Simple Review: Does Quentin ever say “cut”?
Did you miss me? Admit it, you did and you started to lose hope that I would ever return to help you navigate your local motion picture theater so you could avoid wasting your hard-earned money. You can rest easy as I am making my triumphant return to the movie critique game with a triumphant review of Quentin Tarantino’s not so triumphant return to filmmaking. Oops, did I give away my opinion too soon, well, unlike said filmmaker I am choosing to get to the point instead of dragging it out to please my own ego. So turn on ” Stuck in the middle with you”, grab your straight razor and let’s get medieval on this review.
There is nothing as challenging as reviewing a Quentin Tarantino epic picture. It is a no-win situation as you can either write a gushing, love letter about the movie and be like everyone else or you can point out some missteps in the film and be criticized by film snobs for ” not getting it.” Fortunately for you, my reliable reader, I am not one to shy away from a challenge and, frankly, I don’t care what other people think of me which makes life much simpler. Enough of this nonsense, it is business time and this movie review needs to get reviewing!
If you are a cinephile then chances are you are a fan of Tarantino and his unique vision and storytelling. From his breakthrough film, Reservoir Dogs, all the way to his current release, Once Upon a Time in Hollywood, there is no doubt you are watching a Tarantino film. I admit I do love Quentin as a writer and filmmaker, as a person not so much, but he is one of the few filmmakers out there that can deliver a film worth seeing and discussing afterward. On the level, Once Upon a Time in Hollywood, does deliver the Tarantino experience that you would expect. The film is beautifully and masterfully shot bringing 1969 California to life in a way that will leave you in awe. The attention to detail is incredible as this time period is brought to life and I simply do not know how he did it. If there is CGI it is the most seamless background CGI I have ever seen, but, knowing Tarantino, I have to believe all of the background signs, billboards, and famous locations were real and meticulously recreated. I could write and write and write more simply describing my amazement on how he made 1969 come to life. It truly is a masterful job of filmmaking.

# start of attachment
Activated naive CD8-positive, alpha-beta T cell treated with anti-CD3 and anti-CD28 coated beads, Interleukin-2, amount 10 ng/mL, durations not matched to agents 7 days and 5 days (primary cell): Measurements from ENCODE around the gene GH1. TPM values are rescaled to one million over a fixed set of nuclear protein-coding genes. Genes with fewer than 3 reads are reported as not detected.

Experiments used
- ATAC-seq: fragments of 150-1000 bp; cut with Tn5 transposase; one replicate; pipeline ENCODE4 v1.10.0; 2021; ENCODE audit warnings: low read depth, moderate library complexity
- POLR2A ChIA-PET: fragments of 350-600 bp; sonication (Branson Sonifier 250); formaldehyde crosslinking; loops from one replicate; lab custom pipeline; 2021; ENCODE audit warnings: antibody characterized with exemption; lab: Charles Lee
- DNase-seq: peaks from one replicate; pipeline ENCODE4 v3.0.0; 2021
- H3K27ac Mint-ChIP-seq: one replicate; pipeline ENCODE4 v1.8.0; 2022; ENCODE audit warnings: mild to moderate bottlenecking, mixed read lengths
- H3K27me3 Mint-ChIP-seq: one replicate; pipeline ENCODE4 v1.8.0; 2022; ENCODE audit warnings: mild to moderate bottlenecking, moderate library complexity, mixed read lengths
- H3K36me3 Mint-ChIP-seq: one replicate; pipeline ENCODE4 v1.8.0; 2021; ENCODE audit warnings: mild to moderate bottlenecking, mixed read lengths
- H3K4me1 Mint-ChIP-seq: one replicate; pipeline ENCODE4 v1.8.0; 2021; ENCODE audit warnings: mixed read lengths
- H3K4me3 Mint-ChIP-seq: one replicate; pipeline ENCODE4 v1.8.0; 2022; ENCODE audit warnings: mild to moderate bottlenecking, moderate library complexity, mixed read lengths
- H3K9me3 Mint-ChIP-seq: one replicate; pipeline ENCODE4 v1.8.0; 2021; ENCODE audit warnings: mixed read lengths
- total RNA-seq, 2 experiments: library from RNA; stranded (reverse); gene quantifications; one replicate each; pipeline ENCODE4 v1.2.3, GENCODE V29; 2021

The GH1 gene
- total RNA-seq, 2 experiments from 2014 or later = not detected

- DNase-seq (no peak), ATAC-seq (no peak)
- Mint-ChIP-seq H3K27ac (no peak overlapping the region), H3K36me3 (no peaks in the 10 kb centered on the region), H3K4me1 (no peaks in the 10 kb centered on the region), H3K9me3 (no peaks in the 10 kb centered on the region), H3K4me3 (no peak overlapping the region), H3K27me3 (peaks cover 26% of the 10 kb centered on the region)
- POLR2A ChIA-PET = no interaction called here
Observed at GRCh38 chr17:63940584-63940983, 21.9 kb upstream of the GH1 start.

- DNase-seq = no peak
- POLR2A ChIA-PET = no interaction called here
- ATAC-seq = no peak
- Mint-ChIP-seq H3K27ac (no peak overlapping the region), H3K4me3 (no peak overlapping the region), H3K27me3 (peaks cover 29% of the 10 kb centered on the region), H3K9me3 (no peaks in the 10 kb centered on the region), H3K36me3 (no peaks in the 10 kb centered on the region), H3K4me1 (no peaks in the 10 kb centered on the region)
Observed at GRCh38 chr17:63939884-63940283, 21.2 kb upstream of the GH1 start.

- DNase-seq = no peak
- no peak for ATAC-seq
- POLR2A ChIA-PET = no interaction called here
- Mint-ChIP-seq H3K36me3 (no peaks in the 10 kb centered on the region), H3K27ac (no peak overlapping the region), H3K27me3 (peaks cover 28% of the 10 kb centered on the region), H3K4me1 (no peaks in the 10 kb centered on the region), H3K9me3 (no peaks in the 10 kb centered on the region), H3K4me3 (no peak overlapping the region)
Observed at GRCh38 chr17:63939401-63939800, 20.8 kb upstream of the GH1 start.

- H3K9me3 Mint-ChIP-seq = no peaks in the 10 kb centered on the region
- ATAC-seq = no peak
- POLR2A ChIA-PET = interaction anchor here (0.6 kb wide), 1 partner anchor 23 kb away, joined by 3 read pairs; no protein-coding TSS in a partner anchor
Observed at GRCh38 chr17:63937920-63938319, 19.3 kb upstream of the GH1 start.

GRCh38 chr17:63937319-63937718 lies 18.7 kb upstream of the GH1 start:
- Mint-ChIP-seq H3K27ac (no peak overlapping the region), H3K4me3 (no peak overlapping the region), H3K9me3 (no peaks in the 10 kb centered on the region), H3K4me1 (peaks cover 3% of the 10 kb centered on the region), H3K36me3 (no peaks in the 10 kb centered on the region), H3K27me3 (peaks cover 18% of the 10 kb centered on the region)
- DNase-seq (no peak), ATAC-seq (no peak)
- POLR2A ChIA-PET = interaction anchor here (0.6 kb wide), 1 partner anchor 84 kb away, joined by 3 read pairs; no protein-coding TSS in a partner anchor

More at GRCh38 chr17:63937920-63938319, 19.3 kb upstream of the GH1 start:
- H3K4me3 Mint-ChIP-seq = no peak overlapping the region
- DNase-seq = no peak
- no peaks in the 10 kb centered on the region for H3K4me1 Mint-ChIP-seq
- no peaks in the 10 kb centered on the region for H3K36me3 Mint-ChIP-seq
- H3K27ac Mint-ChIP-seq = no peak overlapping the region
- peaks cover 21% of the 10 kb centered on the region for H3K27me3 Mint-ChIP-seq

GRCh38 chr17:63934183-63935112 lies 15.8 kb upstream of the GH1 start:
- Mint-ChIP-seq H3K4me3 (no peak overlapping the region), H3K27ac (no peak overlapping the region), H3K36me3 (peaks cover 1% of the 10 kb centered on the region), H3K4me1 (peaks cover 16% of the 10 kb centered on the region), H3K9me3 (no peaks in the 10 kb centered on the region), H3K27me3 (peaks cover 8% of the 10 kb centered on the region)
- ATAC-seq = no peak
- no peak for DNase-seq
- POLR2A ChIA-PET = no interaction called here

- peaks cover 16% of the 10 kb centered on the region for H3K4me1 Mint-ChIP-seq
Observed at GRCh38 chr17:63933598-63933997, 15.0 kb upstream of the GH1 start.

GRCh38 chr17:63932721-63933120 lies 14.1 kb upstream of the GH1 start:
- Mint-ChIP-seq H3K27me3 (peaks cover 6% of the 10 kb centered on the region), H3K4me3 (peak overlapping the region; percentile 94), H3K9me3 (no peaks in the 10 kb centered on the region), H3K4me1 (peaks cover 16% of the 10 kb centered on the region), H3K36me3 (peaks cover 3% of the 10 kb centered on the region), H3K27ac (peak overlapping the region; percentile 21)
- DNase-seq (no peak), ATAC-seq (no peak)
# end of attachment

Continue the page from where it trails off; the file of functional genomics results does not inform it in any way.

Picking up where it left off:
It isn’t an Earth-shattering statement to say that a Tarantino film has amazing dialogue and Quentin knows how to bring the best out of every actor in the film. I said it before, but I love Quentin as a writer. It boggles my mind at how effortless he writes dialogue and how naturally it flows from the characters in the film. This film continues that trend delivering funny, sad and powerful moments that remind you that you are in the hands of one of the best in the business. The camaraderie between Leonardo DiCaprio’s declining movie star Rick Dalton and his stunt double best friend Cliff Booth played with California cool by Brad Pitt, is obvious from scene one of the film and is the core of the movie. Their scenes together sell the fact that these two men have been through a lot together and their relationship never feels fake or forced. Credit goes to both actors as they have incredible chemistry and I would love to see them work together in future films. Much love is being given to Brad Pitt for his work as Cliff, but for me, Leonardo gives a powerhouse performance as Rick, a man struggling with his place in the changing Hollywood and trying to remain relevant. The scenes involving his role as the bad guy in an epic Western are fascinating as Leonardo gives us a man giving everything he has to make this role his best. The scenes between Leonardo’s Rick and the child star of the western are some of the best in the film, with Tarantino’s sharp dialogue highlighting the two characters interacting.